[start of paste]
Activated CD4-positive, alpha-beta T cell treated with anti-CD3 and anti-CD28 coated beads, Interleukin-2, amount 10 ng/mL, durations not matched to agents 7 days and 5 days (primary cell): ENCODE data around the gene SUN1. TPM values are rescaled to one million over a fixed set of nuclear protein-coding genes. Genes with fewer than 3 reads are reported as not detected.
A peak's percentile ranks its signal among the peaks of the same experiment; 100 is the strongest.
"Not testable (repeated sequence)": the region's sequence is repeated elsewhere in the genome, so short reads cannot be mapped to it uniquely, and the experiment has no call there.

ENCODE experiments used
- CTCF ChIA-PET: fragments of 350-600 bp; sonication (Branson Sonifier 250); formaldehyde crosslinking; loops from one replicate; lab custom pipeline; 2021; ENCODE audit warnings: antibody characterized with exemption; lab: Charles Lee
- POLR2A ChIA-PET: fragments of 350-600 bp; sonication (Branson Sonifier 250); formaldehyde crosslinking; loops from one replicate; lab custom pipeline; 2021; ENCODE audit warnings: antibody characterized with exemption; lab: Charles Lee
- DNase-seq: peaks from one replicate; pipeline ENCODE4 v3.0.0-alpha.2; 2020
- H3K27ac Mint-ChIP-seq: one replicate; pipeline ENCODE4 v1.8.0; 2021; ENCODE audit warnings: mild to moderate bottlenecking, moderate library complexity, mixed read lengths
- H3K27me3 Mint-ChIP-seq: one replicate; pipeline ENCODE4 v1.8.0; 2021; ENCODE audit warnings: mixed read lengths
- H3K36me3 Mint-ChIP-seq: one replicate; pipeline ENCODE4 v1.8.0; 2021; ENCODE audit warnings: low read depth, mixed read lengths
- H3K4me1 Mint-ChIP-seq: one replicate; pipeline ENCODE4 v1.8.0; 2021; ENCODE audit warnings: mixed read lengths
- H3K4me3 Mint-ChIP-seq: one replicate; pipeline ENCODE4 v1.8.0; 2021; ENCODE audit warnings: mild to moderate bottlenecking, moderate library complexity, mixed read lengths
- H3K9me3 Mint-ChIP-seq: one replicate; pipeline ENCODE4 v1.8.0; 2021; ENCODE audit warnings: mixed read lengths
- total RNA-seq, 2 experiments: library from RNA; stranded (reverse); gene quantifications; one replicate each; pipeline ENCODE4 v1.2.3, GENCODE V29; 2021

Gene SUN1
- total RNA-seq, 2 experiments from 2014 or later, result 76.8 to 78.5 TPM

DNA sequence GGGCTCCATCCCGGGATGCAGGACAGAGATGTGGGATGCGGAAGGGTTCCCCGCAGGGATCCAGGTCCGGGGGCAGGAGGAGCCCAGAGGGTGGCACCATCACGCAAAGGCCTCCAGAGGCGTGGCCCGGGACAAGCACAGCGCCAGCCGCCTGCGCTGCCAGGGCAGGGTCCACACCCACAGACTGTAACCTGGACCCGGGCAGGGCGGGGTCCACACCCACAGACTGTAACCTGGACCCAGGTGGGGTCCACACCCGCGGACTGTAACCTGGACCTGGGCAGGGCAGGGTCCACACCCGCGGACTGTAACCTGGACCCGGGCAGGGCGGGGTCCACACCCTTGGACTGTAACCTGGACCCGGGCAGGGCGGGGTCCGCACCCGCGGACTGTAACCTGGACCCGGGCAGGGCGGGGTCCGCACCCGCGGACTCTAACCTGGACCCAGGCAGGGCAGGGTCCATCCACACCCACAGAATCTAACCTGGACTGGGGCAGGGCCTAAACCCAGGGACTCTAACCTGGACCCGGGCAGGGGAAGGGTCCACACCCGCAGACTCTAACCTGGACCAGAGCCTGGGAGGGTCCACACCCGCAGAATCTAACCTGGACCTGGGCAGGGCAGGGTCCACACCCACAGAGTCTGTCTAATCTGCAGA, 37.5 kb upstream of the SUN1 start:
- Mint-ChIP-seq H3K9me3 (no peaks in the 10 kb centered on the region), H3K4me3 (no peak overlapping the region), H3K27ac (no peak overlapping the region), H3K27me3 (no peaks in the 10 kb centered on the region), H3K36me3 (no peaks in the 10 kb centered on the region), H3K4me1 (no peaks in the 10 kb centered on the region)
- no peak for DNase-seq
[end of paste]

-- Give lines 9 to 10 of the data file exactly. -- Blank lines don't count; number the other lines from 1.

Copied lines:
- H3K27me3 Mint-ChIP-seq: one replicate; pipeline ENCODE4 v1.8.0; 2021; ENCODE audit warnings: mixed read lengths
- H3K36me3 Mint-ChIP-seq: one replicate; pipeline ENCODE4 v1.8.0; 2021; ENCODE audit warnings: low read depth, mixed read lengths